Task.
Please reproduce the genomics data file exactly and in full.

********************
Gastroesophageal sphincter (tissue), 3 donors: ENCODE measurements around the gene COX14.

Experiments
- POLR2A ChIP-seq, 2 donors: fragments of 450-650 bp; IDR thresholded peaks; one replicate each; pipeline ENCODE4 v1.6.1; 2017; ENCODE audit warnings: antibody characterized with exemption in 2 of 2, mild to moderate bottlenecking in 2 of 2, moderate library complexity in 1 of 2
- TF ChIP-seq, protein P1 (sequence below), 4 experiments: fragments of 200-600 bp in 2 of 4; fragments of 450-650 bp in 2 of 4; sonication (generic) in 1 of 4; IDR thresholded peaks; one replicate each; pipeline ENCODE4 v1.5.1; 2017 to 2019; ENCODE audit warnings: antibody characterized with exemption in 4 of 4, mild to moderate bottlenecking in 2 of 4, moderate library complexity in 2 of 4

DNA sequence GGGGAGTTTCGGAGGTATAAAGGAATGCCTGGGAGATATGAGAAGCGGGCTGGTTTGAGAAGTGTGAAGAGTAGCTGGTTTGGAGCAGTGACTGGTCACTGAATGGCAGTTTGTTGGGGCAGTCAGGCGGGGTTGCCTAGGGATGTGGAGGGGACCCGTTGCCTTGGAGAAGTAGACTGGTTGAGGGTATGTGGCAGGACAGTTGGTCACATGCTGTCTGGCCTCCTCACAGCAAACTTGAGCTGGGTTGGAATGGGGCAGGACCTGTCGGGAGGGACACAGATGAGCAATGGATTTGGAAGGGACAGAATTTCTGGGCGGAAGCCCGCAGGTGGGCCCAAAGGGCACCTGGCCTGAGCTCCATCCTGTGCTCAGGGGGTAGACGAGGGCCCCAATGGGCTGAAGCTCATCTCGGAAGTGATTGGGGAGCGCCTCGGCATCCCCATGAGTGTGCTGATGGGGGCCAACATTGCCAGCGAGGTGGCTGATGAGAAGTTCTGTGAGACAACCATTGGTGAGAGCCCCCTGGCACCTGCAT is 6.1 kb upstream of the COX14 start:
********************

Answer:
Gastroesophageal sphincter (tissue), 3 donors: ENCODE measurements around the gene COX14.

Experiments
- POLR2A ChIP-seq, 2 donors: fragments of 450-650 bp; IDR thresholded peaks; one replicate each; pipeline ENCODE4 v1.6.1; 2017; ENCODE audit warnings: antibody characterized with exemption in 2 of 2, mild to moderate bottlenecking in 2 of 2, moderate library complexity in 1 of 2
- TF ChIP-seq, protein P1 (sequence below), 4 experiments: fragments of 200-600 bp in 2 of 4; fragments of 450-650 bp in 2 of 4; sonication (generic) in 1 of 4; IDR thresholded peaks; one replicate each; pipeline ENCODE4 v1.5.1; 2017 to 2019; ENCODE audit warnings: antibody characterized with exemption in 4 of 4, mild to moderate bottlenecking in 2 of 4, moderate library complexity in 2 of 4

DNA sequence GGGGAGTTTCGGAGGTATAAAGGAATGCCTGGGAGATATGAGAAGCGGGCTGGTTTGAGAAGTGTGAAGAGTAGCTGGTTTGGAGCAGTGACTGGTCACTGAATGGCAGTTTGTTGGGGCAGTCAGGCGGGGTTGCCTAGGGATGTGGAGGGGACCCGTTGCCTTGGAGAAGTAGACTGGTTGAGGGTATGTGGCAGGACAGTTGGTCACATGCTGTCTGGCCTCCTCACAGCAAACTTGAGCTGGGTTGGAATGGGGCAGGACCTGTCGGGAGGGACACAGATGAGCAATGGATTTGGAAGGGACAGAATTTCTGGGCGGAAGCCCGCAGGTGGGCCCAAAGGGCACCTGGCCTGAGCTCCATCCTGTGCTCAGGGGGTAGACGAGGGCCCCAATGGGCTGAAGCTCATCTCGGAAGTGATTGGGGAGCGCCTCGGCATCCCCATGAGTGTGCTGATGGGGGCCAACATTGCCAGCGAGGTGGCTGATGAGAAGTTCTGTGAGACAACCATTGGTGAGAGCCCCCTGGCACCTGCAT is 6.1 kb upstream of the COX14 start: